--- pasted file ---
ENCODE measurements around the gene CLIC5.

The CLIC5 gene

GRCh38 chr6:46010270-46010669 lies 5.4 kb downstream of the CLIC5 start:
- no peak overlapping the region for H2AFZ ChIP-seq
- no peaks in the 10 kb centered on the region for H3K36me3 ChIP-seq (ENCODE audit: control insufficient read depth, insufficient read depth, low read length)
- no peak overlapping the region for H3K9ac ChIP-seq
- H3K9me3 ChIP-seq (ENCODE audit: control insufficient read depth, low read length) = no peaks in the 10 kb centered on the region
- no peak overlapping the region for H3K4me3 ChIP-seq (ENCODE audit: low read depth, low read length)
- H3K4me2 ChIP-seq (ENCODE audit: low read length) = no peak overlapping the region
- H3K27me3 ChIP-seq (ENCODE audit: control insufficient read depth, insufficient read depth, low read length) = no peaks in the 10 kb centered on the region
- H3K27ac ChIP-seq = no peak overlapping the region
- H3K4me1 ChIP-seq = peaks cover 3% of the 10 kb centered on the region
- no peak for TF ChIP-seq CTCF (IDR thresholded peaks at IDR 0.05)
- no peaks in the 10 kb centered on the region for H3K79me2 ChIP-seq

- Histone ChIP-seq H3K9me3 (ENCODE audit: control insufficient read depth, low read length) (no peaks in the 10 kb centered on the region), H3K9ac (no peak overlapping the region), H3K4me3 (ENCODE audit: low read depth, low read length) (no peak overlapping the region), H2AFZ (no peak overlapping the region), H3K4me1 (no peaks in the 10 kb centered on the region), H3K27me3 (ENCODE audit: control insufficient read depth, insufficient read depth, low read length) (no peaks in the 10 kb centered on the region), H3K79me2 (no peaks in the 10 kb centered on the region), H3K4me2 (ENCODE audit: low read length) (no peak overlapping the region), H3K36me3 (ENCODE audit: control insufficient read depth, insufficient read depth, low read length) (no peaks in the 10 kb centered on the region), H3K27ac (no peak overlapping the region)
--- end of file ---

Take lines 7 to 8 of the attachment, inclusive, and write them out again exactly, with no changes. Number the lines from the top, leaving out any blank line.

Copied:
- H3K9me3 ChIP-seq (ENCODE audit: control insufficient read depth, low read length) = no peaks in the 10 kb centered on the region
- no peak overlapping the region for H3K4me3 ChIP-seq (ENCODE audit: low read depth, low read length)